Do you suffer from vaginal dryness ? Are you having difficulty with your partner because of this? Read these articles, they can help you:

  • Vaginal dryness in menopause: symptoms
  • Dryness, when it is appropriate to talk to the gynecologist
  • Embarrassments and psychological implications of intimate dryness

Tests to be done in case of recurrent post-coital cystitis

To detect cystitis, of any type, it is important to do a urinalysis with an antibiogram. This will give the possibility to identify the presence of pathogens and, consequently, to select the most suitable antibiotic therapy .

The antibiotic must necessarily be prescribed by the doctor , as well as any other treatment.

If the cystitis is relapsing, it is important to have a gynecological examination as soon as possible because only the specialist can check:

  • The estrogenic state , or the degree of hormonal deficiency, physiological in menopause and perimenopause
  • The tone of the muscles of the perineum which, as mentioned, can facilitate mechanical trauma to the bladder
  • The consistency and effectiveness of vaginal hydration
  • The presence of a Vulvo Vaginal Atrophy which can directly cause dryness, lesions and coital pain.

Preventing post-coital cystitis: good rules to follow

As we have already said, abstinence is not a solution: it can certainly avoid some inflammation, but it does not eliminate the causes of post-coital cystitis.

There are some good rules you can follow that, after a visit to the gynecologist and a urinalysis, can help eliminate the risk of relapse.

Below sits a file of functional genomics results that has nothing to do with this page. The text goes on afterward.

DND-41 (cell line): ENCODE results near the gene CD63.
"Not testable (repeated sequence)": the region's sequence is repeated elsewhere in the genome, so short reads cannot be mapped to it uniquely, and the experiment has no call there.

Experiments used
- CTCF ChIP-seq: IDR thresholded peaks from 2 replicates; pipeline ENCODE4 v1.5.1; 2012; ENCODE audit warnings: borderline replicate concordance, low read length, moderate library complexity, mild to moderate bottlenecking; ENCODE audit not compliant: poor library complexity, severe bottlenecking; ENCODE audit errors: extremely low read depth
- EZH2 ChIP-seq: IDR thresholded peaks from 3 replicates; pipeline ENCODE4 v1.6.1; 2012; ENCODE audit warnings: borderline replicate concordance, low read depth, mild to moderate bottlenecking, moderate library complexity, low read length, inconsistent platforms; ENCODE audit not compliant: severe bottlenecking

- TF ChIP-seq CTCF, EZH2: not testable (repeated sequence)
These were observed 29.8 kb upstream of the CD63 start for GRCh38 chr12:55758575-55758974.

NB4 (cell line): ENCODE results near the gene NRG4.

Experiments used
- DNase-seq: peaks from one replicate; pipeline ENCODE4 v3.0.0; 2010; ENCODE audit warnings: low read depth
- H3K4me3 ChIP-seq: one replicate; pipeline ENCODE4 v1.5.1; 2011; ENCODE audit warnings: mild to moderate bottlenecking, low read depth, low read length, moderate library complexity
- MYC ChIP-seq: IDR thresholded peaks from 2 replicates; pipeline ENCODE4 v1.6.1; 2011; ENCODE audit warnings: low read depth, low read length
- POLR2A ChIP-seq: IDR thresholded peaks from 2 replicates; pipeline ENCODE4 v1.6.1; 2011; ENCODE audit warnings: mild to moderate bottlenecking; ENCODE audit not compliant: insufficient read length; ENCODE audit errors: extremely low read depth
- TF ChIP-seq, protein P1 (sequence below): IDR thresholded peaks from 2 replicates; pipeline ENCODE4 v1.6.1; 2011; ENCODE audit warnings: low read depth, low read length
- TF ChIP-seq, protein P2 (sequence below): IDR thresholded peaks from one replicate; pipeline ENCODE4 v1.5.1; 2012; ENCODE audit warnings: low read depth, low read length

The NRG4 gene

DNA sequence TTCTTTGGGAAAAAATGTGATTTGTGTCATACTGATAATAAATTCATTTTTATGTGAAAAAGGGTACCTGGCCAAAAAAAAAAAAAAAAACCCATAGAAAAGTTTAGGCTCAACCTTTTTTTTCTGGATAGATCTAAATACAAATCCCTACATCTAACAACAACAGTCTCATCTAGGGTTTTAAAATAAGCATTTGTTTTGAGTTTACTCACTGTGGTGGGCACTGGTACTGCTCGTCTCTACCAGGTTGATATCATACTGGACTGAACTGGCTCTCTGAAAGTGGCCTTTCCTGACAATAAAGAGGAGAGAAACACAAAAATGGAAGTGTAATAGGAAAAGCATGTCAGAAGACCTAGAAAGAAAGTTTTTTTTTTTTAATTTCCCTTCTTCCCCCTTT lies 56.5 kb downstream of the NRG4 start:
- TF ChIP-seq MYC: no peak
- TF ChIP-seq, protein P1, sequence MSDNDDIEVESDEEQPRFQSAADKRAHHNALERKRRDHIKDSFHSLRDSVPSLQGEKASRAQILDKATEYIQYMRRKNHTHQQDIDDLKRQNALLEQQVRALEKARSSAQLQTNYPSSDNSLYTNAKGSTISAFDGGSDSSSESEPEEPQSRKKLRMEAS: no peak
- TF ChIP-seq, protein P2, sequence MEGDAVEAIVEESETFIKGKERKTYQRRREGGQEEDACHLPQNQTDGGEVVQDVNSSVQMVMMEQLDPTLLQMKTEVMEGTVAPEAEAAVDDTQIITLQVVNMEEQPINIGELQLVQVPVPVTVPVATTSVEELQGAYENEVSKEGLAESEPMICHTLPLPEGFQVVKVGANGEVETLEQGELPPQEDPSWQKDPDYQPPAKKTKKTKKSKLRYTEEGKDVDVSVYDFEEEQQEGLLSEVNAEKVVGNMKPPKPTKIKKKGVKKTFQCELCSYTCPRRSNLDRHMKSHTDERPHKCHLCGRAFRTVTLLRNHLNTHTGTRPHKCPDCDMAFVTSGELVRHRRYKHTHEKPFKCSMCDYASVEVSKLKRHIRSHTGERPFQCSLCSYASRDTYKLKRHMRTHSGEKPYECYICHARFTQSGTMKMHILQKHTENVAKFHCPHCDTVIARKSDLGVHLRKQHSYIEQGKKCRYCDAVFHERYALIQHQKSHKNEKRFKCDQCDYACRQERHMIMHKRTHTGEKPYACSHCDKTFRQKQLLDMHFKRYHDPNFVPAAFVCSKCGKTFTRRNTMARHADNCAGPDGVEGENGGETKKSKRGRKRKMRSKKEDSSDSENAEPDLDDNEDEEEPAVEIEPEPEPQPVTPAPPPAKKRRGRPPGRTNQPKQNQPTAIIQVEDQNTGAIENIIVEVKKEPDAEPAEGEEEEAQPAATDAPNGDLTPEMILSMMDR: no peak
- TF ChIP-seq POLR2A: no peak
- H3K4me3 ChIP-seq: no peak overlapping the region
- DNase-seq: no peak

• Attention to intimate hygiene: in menopause it is necessary to use specific soaps that are not aggressive and that respect the physiological pH in this specific period. At the same time it is important to choose natural detergents that do not contain perfumes or additives that are potentially irritating to the mucous membranes.
  • Do not wash too often: the mucosa has a protective film that is already weaker than normal in menopause. Every time you wash you take it off and this could row against genital health.
  • Use personal and linen towels: avoid exchanging towels with other family members (to avoid passing infections with a ping-pong effect) and use only linen fabrics. To dry yourself do not rub but dab the moisture.
  • Keep an eye on nutrition and correct it to avoid constipation which can be a vector of cystitis and genital infections; bowel regularity is important. Consult your doctor. You can help your body with juices or – better – extracts from cranberries ( cranberry ) and lactic acid bacteria .
  • If the gynecologist has detected an unnatural contraction of the levator muscle you can learn how to do specific pelvic gymnastics that can help you a lot to find the perfect state of relaxation, also helping sexuality and dyspareunia .
  • Don’t get cold in your back because cystitis can get worse with cold.